Sadly, Rich Rusk passed away in January, 2018, never having lived long enough to see the incredible progress made by his friend Anthony S. Pitch in getting to the bottom of the Moore’s Ford mystery.
Sources & Resources
The primary sources used for developing content on these pages include the following:
Pitch, Anthony S., The Last Lynching: How a Gruesome Mass Murder Rocked a Small Georgia Town
Skyhorse Publishing, 307 W. 36th St., 11th Floor, New York City, N.Y. 10018 © 2016 by Anthony S. Pitch
Georgia Bureau of Investigation (GBI)
Region 11 Investigative Case Summary (565 pages, PDF)
Additional sources used for developing content on these pages include the following:
The 1946 Moore’s Ford Lynching Case: Another Push for Justice on 10/3/2018
By TAPINTO STAFF (Laura Ali)
2018 - September 16
Original entry by E. M. Beck, University of Georgia, Stewart E. Tolnay, University of Washington, Seattle, 01/26/2007
2018 - August 26
Activists look to keep history alive through reenactment of Moore's Ford lynching
By Hope Ford, Adrianne Haney
2018 - July 27
Investigations into 1946 Georgia lynching ends, hope for answers lingers
Chattanooga Times Free Press
2018 - March 7
by Associated Press
1946 Lynching: Investigations End, Hope for Answers Lingers
By: KATE BRUMBACK, Associated Press
2018 - February 27
1946 lynching: Investigations end, hope for answers lingers
AP Images Blog
2018 - February 27
Answers to last mass lynching in U.S. die when investigators close case after 72 years
SPLC - Southern Poverty Law Center, By Brett Barrouquere
2018 - February 7
Notorious Ga. Lynching Case Closes After Years of Anguish, No Justice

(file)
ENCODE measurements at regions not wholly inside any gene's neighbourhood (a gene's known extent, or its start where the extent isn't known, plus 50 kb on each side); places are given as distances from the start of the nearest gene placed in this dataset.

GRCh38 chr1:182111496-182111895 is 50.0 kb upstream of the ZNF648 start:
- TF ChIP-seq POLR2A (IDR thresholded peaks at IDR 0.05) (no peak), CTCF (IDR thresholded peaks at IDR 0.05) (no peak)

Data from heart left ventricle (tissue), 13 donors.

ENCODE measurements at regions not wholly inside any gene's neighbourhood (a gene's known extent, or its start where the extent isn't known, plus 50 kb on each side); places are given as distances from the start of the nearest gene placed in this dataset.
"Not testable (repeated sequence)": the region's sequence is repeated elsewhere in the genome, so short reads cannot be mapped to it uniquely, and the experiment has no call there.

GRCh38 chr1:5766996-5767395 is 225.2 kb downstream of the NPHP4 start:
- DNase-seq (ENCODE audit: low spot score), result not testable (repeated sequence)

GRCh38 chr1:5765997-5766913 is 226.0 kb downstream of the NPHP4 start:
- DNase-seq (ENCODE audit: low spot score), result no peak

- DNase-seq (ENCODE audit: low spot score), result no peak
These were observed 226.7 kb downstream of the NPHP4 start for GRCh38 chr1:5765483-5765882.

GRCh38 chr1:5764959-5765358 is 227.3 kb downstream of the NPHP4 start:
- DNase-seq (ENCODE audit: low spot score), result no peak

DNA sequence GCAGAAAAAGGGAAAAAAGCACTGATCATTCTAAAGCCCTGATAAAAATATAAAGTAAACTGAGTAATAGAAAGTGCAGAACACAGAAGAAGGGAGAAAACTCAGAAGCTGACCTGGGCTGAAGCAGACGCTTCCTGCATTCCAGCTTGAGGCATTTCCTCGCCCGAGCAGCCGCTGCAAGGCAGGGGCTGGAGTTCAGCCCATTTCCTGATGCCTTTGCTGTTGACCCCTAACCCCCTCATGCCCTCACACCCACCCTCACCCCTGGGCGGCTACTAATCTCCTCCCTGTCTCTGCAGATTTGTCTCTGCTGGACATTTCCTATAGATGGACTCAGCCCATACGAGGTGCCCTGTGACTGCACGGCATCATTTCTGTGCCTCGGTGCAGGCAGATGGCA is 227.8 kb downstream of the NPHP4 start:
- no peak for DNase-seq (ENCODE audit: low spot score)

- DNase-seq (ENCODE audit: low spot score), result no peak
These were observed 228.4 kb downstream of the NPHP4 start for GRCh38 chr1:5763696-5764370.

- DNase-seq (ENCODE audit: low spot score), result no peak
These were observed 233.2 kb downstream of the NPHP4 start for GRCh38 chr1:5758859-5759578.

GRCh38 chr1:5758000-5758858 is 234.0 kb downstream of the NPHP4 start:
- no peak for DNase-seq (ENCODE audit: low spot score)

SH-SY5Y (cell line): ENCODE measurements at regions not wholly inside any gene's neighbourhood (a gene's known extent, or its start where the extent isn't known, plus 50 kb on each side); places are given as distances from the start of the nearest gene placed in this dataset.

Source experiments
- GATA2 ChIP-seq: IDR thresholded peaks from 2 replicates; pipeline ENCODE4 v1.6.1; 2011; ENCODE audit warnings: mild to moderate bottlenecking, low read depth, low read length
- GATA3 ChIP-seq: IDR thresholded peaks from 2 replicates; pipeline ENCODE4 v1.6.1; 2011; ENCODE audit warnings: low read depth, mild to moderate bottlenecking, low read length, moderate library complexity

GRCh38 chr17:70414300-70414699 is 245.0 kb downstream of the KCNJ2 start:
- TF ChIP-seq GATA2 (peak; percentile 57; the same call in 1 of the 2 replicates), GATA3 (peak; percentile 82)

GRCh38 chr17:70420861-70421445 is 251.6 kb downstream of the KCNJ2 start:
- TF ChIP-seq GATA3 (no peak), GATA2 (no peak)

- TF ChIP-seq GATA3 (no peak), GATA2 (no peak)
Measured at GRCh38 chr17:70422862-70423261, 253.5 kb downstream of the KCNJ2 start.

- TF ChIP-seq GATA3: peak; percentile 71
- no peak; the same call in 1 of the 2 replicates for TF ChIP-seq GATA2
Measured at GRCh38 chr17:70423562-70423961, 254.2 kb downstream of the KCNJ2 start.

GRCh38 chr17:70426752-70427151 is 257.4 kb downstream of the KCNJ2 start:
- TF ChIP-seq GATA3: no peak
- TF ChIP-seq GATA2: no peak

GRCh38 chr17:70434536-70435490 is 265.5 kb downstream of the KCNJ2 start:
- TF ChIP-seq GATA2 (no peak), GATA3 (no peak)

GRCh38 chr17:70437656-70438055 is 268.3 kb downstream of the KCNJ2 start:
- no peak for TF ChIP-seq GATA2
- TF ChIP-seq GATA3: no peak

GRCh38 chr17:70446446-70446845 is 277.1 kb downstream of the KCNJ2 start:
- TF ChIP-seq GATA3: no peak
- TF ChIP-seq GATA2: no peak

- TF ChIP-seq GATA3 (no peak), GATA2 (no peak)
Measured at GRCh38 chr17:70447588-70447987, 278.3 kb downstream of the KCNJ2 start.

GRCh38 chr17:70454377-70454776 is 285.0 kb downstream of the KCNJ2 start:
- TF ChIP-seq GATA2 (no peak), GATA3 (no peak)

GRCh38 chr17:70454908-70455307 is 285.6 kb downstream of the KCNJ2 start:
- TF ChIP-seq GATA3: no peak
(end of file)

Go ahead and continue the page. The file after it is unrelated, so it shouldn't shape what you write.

Article by Brad Schrade, Atlanta Journal-Constitution
2018 - January 24
Probes of Moore’s Ford Lynching End with No Charges, AJC learns
By Brad Schrade - The Atlanta Journal-Constitution
2017 - December 28
Morris County Lawyer Wins Release of Records from 1946 Mass Lynching Case
MorristownGreen.com, by Kevin Coughlin
2017 - August 18
Morris County Attorney Seeks Justice in Gruesome 1946 Lynching
MorristownGreen.com, by Kevin Coughlin
2017 - July 31
Righting an Historic Wrong: The 1946 Moore's Ford Lynching Case May Finally Be Drawing to a Close
By Joe Bell, Esq.
2017 - July 17
The Horror of Lynchings Lives On
The New York Times, by the Editorial Board
2016 - December 3
A Lynching in Georgia: the Living Memorial to America’s History of Racist Violence
2016 - November 2
70th observance of Moore’s Ford lynching set in Monroe; reenactment of killings planned
By Wayne Ford
2016 - July 21
FBI Questions Elderly Georgia Man in Connection with Unsolved 1946 Lynching at Moore’s Ford Bridge
New York Daily News, by Doyle Murphy
2015 - February 17, 2015
Civil Rights Leaders Claim New Leads in 68-year-old Moore’s Ford Lynching Case
Atlanta Journal-Constitution, by Christian Boone
2014 - March 5
U.S. Urges Opening Up Old Grand Jury Records
New York Times, by Charlie Savage
2011 - October 19
Judge Orders Release of Nixon’s Watergate Testimony
By JOHN SCHWARTZ, New York Times
2011 - July 29
Holding on to Those Who Can't Be Held: Reenacting a Lynching at Moore's Ford, Georgia
Central Washington University, by Mark Auslander
2010 - November 8
'Murder' Seeks Justice for Victims Of Jim Crow Era
Special to The Washington Post, by Ellen Maguire
2008 - October 6
Seeking Justice for Victims of Terror Long Ago
New York Times, by Felicia R. Lee
2008 - October 3
New evidence collected in 1946 lynching case
CNN, by Doug Gross
2008 - July 2
Looking Behind Tragedy at Moore's Ford Bridge; Foot soldier of civil rights era works to solve 60-year-old-mystery
NBCNews.com, Associated Press (AP)
2006 - July 24
1946 Killing Of 4 Blacks Is Recalled
New York Times
1999 - June 1